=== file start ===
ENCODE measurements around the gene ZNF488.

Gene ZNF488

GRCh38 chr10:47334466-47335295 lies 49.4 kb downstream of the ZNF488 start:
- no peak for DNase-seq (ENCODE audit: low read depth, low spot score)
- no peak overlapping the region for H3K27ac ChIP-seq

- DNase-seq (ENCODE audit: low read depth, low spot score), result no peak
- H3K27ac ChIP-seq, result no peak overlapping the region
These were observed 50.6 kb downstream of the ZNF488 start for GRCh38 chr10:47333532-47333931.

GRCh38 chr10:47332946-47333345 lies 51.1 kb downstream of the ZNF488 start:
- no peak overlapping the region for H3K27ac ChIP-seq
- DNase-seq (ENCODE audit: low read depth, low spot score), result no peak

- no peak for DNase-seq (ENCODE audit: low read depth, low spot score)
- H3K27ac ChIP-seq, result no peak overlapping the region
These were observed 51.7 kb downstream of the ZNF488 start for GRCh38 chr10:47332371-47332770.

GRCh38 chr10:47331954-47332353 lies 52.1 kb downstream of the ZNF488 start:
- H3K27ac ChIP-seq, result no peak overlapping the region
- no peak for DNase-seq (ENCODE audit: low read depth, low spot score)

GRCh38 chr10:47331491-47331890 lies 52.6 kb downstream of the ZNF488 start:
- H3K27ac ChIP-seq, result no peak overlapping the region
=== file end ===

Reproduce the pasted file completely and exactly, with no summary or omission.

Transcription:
ENCODE measurements around the gene ZNF488.

Gene ZNF488

GRCh38 chr10:47334466-47335295 lies 49.4 kb downstream of the ZNF488 start:
- no peak for DNase-seq (ENCODE audit: low read depth, low spot score)
- no peak overlapping the region for H3K27ac ChIP-seq

- DNase-seq (ENCODE audit: low read depth, low spot score), result no peak
- H3K27ac ChIP-seq, result no peak overlapping the region
These were observed 50.6 kb downstream of the ZNF488 start for GRCh38 chr10:47333532-47333931.

GRCh38 chr10:47332946-47333345 lies 51.1 kb downstream of the ZNF488 start:
- no peak overlapping the region for H3K27ac ChIP-seq
- DNase-seq (ENCODE audit: low read depth, low spot score), result no peak

- no peak for DNase-seq (ENCODE audit: low read depth, low spot score)
- H3K27ac ChIP-seq, result no peak overlapping the region
These were observed 51.7 kb downstream of the ZNF488 start for GRCh38 chr10:47332371-47332770.

GRCh38 chr10:47331954-47332353 lies 52.1 kb downstream of the ZNF488 start:
- H3K27ac ChIP-seq, result no peak overlapping the region
- no peak for DNase-seq (ENCODE audit: low read depth, low spot score)

GRCh38 chr10:47331491-47331890 lies 52.6 kb downstream of the ZNF488 start:
- H3K27ac ChIP-seq, result no peak overlapping the region